ALBUQUERQUE, N.M. — Maybe it’s me, maybe it’s not. But I’ve got to tell you, every time I run up to Buffalo Thunder to make my rounds, I come away relaxed. As in cool. As in the after-hum of a marvelous massage.
Longtime gamers from the Northern Triangle – Santa Fe, Las Vegas and Taos – tell me each of the casinos has its own pace; “pulse” is what one of the silverbacks said.
Check out Pojoaque Pueblo’s two spots: Thunder has a smooth, effortless beat. That casino floor remains rather majestic even during elbow-to-elbow Friday and Saturday evenings.
Then trot to the north end of Pojoaque village, a little over a mile, to Cities of Gold, the Thunder’s sister operation. It’s fast-paced, it’s all slots. And folks inside Cities are having “slots” of fun and not hiding it. Pojoaque’s offerings are many and varied: Both casinos have hotels, plus an all-suite hotel convenient to both casinos.
Bingo and bowling are found at Cities; a sports bar/race book is inside Thunder, as well as a well-appointed live poker room. And Thunder’s championship golf course, Towah, is a challenge for any duffer.
CAMEL ROCK CASINO: Closer to Santa Fe, and the senior member of the state’s northern casinos, is Tesuque Pueblo’s Camel Rock. Fewer than 10 minutes north of downtown Santa Fe on the Taos Highway, U.S. 84/285, Camel Rock’s ambience lends itself to relaxed play.
The one constant here is the very good food coming out of Camel Rock’s Pueblo Artist Cafe.
OHKAY HOTEL-CASINO: For a while, maybe three, four years ago, Ohkay Hotel-Casino was going gangbusters, then, as it happened to all casinos across the country, the recession hit and casino action slumped.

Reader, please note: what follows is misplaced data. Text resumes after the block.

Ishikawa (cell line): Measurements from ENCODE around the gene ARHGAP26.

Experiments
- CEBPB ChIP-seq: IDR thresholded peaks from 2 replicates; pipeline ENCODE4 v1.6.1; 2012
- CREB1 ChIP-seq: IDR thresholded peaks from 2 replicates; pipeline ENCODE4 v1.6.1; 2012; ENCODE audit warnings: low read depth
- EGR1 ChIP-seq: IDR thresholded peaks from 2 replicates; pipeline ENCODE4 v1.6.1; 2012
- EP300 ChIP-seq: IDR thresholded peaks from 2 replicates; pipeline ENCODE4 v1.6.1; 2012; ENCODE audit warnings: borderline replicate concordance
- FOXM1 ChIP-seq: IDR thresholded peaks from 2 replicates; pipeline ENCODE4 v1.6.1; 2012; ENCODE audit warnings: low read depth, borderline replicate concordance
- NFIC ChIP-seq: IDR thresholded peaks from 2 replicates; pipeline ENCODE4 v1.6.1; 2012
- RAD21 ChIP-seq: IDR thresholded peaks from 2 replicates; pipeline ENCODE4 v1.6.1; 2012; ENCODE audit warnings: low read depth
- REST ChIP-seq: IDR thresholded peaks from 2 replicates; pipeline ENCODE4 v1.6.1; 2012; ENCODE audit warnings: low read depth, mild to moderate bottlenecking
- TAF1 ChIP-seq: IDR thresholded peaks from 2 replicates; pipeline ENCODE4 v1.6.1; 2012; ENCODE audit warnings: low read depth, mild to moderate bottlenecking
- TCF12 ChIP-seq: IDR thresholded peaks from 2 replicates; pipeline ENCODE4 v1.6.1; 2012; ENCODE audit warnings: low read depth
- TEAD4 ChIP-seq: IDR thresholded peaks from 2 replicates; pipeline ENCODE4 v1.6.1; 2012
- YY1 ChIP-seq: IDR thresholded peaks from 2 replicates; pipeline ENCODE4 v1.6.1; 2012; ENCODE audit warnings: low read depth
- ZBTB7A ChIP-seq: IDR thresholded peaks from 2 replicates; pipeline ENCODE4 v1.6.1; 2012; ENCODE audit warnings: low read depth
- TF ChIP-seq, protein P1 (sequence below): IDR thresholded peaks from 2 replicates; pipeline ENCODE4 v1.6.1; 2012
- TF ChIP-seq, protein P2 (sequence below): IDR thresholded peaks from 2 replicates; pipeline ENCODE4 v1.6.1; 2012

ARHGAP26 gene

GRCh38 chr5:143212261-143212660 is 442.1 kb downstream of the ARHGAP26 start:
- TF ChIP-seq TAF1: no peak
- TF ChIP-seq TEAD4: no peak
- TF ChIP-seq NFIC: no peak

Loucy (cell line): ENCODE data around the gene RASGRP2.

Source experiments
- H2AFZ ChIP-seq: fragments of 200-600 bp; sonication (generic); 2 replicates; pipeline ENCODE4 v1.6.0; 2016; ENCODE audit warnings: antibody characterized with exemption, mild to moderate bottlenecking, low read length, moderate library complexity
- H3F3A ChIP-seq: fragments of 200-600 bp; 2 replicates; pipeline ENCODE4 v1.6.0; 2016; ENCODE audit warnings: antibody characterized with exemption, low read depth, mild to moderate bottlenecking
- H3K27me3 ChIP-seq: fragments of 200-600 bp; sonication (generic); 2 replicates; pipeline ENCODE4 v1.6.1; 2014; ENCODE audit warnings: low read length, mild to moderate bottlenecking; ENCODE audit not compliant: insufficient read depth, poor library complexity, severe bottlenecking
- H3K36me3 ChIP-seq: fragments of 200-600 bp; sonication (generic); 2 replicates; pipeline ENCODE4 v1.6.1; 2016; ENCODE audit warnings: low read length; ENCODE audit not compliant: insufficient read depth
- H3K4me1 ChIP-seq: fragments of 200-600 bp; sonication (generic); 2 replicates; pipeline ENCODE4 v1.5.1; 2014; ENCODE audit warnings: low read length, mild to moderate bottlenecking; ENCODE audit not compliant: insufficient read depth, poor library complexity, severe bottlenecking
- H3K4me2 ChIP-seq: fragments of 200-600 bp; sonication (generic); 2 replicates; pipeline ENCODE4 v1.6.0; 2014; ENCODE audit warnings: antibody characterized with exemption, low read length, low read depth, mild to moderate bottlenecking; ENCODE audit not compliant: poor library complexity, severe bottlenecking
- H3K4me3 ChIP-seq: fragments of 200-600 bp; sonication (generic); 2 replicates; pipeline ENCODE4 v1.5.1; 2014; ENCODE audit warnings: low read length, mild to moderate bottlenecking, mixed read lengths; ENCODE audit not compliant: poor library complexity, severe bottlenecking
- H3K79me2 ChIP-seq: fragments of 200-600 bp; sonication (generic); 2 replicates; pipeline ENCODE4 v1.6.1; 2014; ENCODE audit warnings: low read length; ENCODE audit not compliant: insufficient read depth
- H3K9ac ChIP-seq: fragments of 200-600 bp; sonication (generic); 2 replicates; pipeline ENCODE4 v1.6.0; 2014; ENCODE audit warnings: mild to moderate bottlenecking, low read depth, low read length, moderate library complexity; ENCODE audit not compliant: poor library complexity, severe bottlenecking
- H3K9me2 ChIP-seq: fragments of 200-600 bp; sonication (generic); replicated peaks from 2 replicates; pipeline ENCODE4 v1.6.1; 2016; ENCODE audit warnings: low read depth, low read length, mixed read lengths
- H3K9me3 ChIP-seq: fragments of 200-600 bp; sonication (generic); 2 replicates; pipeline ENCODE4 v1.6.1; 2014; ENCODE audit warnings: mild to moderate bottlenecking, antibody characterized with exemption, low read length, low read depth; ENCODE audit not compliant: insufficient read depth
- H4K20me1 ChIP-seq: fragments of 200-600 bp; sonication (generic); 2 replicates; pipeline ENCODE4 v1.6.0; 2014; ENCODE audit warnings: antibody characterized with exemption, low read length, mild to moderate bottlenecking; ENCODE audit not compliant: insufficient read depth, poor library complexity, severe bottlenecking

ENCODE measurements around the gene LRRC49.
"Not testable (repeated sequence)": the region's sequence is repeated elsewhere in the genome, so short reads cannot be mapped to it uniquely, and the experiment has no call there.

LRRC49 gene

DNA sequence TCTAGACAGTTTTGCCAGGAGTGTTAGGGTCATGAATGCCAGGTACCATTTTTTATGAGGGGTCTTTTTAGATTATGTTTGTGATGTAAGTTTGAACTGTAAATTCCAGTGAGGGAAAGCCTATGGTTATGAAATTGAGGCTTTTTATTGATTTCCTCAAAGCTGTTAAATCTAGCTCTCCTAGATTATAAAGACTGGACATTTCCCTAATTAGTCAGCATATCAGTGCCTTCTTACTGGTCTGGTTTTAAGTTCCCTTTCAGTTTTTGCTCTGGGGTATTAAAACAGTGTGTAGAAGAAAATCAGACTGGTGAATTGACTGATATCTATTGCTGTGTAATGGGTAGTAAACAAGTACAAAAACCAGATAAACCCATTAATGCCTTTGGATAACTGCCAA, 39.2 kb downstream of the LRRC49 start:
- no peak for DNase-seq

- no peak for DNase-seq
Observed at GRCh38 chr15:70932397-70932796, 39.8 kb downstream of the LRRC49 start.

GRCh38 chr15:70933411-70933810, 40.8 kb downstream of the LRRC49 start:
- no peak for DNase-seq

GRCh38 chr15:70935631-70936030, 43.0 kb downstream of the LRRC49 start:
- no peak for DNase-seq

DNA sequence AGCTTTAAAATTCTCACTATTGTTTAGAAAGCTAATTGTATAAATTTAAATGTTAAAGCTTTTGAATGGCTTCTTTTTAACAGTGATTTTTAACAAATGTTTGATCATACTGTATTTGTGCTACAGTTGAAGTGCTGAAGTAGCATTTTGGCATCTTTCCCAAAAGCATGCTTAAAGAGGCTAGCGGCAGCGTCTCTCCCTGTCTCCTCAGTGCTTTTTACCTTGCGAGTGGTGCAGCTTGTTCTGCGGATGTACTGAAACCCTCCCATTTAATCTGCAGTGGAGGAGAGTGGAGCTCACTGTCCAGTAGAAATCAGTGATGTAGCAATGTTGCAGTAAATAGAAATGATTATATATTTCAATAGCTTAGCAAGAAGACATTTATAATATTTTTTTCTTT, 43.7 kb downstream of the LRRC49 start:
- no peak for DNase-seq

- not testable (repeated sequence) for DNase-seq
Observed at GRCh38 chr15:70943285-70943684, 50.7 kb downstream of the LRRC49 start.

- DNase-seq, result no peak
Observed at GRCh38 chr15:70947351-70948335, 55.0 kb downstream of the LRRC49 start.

So, Ohkay pueblo leaders went looking for an aggressive, time-tested casino leader. They found one: Steve Penhall, whose résumé shows several notches, reminders of his ability to build winning casino operations. Penhall has assembled a team of casino pros bent on returning Ohkay to a place among the top hotel-casino attractions in the Southwest.
Look for this friendly pit stop on the road to Taos, at the north end of Española, right at the city limits.
SANTA CLARAN HOTEL & CASINO: Back inside Espa ñ ola’s city limits is Santa Clara Pueblo’s Santa Claran Hotel & Casino. You ask anyone who’s walked on New Mexico pueblo properties which one is blessed by nature with pure beauty, and odds are they’ll tell you “the lands of the Santa Clara.” There are hills and valleys exploding in green and cliff-side dwellings, some running a mile in length.
But this is pueblo land in downtown Española where Santa Clara has the hotel, a snappy bowling center, coffee shop, a tapas bar and a steak stop, The Black Mesa. It’s a classy casino home to more than 60 slots and the holy trinity of table games, blackjack, roulette and craps. This is a must-see proposition.
TAOS MOUNTAIN CASINO: “It’s like having a casino in my living room.”
“This is so unreal, yet so completely familiar. It’s like I dreamed of a casino like this as part of my den. I love it.”
These are but a couple of comments I’ve picked up covering our state’s casinos over the past decade. Of course, they were talking about Taos Mountain Casino.
How can one not like this casino? It serves as no threat to any neighboring casino within 1,000 leagues. Taos offers players the state’s only fully nonsmoking casino. It also has the state’s smallest contingent of slots, about 200.
But make no mistake, it has the latest in slots. There are just two table games, but two of the most popular — blackjack and ultimate Texas hold-’em.
And you can’t go hungry, no matter how thin the bankroll. On Fridays from 4-11 p.m., a complete sirloin steak dinner is $10.99. On Saturdays, from 4-11 p.m., a complete prime rib dinner is $10.99.
When you pull into Taos, ask anyone how to get to the casino. They’ll tell you you’re already on the right road, just keep going, you’ll run into it.
Next week, we’ll cover, among others, the three Navajo Casinos and how one of them doesn’t have to pay the state any taxes at all.